Previously published on Forbes
I heard a colleague say this morning, “It’s a strange and crazy time.” It’s true that we’re in the midst of a global pandemic. But is it “strange and crazy”?
That’s one perspective.
My experience is that, in many ways, life is a little less crazy. As a team of consultants in the leadership development space, we’re not traveling like we used to. Our time with clients is all virtual, shorter, more manageable. We’re home more and also connecting as a team more. My perspective: “It’s a creative time.”
Your perspective matters — not just to you, but to others as well.
Here’s the thing: If you’re a leader, people listen to you. What you say informs their experience and way of naming what’s going on. Business leaders often underestimate how much their employees look to them for information and reassurance.
In my work with leaders through crisis, I encourage them to choose a perspective that provides calm sensibility for themselves and others at work.
Choosing a perspective is easier to do than you might think. For example, one perspective about the time we are in is, “We’re fractured as a nation.” And we could certainly find evidence to support that. Another perspective is, “We are learning about just how diverse we Americans are.” And that’s true, too. So, which perspective is more empowering? Which one would you choose if you could?
Guess what? Leaders actually do have a choice.
Here’s Why the Perspective You Choose Matters
Research shows that it’s common for leaders to react poorly in high-stress situations. Specifically, 53 percent become more closed-minded and controlling during times of crisis, instead of calm and curious, and 43 percent more become angrier and more heated.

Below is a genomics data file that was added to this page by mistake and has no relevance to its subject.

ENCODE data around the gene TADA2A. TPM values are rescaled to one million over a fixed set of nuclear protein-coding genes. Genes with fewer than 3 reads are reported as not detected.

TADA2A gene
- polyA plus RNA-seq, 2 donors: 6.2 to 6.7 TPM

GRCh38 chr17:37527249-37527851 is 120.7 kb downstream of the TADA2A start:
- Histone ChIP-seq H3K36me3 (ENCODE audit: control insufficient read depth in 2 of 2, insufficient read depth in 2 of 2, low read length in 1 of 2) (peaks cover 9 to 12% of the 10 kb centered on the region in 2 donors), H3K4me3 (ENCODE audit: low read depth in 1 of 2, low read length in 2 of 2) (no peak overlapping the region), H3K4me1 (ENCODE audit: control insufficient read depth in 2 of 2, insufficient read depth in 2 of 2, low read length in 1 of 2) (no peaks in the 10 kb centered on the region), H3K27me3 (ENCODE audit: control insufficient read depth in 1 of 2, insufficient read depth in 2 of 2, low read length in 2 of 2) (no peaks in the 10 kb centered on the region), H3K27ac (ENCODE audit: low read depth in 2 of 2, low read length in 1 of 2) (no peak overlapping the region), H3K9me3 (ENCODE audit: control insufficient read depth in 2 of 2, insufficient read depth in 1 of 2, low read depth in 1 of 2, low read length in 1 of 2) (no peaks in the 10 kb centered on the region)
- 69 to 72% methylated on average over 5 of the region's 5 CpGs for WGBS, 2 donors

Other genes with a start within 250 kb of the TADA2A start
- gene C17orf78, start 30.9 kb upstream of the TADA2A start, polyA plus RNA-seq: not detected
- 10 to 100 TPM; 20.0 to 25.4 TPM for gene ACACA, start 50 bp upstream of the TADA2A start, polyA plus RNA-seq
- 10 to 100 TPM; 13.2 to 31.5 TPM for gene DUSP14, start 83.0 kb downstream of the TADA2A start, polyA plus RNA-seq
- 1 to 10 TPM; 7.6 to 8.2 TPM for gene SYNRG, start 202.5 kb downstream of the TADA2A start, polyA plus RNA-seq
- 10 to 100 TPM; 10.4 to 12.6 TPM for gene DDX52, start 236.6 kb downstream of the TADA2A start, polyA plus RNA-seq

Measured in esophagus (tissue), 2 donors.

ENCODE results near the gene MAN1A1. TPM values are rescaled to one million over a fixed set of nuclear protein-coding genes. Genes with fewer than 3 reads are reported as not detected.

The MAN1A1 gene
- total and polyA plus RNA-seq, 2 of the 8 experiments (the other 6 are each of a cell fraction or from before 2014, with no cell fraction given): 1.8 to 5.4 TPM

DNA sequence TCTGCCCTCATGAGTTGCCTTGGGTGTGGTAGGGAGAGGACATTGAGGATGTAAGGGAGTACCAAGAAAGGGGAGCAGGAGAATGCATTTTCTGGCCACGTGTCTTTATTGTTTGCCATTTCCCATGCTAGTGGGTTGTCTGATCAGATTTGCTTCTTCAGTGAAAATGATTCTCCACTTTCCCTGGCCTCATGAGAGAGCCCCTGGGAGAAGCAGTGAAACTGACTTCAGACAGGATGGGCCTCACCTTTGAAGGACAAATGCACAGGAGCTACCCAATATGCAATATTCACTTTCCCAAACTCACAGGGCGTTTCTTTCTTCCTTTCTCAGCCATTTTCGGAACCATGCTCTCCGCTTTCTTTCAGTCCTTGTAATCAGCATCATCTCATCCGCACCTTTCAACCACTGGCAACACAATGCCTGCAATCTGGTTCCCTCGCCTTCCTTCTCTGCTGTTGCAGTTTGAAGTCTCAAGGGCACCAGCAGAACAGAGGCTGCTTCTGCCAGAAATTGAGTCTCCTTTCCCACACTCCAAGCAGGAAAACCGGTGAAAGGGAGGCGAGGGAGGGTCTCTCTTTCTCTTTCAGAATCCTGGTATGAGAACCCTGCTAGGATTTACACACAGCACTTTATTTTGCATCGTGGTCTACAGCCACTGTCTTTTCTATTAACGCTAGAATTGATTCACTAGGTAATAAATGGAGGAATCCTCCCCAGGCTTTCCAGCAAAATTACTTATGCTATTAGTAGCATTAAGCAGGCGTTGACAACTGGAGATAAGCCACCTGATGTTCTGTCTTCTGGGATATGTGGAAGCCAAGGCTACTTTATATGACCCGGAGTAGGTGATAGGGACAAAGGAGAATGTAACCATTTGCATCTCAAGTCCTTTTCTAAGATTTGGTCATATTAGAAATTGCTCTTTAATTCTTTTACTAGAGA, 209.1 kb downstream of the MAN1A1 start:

Reacting poorly is a choice. It’s a choice not to be the steady, reassuring presence your employees are looking for, and it will have a ripple effect throughout your team or organization.
On the other hand, when a manager practices good communication in difficult situations — is calm, collected, candid and curious — it results in a happier and more engaged team.
When day-to-day routines at work are disrupted, as they have been since mid-March of this year, people look for their leaders to help them make sense out of what is happening and how to think about it. They want a perspective or way to understand that allows them to calm down and access their own and collective sensibility. Leaders are the source of this. Being calm and optimistic supports your team to get their own feet back under them.
So, what does it take to create a perspective that provides greater calm?
Pay attention to your own thought processes.
You have to notice your thinking and catch the disempowering, anxiety-provoking “perspective” you seem to be holding. What are you saying to yourself about all of this? If you can’t hear it, ask your colleagues or partner at home.
Consider the following examples. Do any of these thoughts sound familiar?
- It’s a mess.
- We’ll never figure this out.
- We’ll never get back to living a normal life.
- I can’t manage a team like this.
- We can’t hit our targets working like this.
Choose your perspective.
How can you think about what’s happening in a whole new way? How might someone not so close to the situation think about it? Try on perspectives until you find one that seems “right” for you. This isn’t about positive thinking. It’s about finding another perspective that is as true or truer than the perspectives above.
Here’s what that might sound like:
- We’re bright people; we can figure anything out together.
- A new “normal” is emerging. What do we need to do to be ready for it?
- I am a great team leader. How might I create that sense of “team” when we can’t be together?
Just for fun, try on this perspective today: “There’s nothing wrong here.”
See how your day changes by holding onto this. You may just find that you feel calmer, more empowered, more energized. Now see what happens when your whole team feels this way.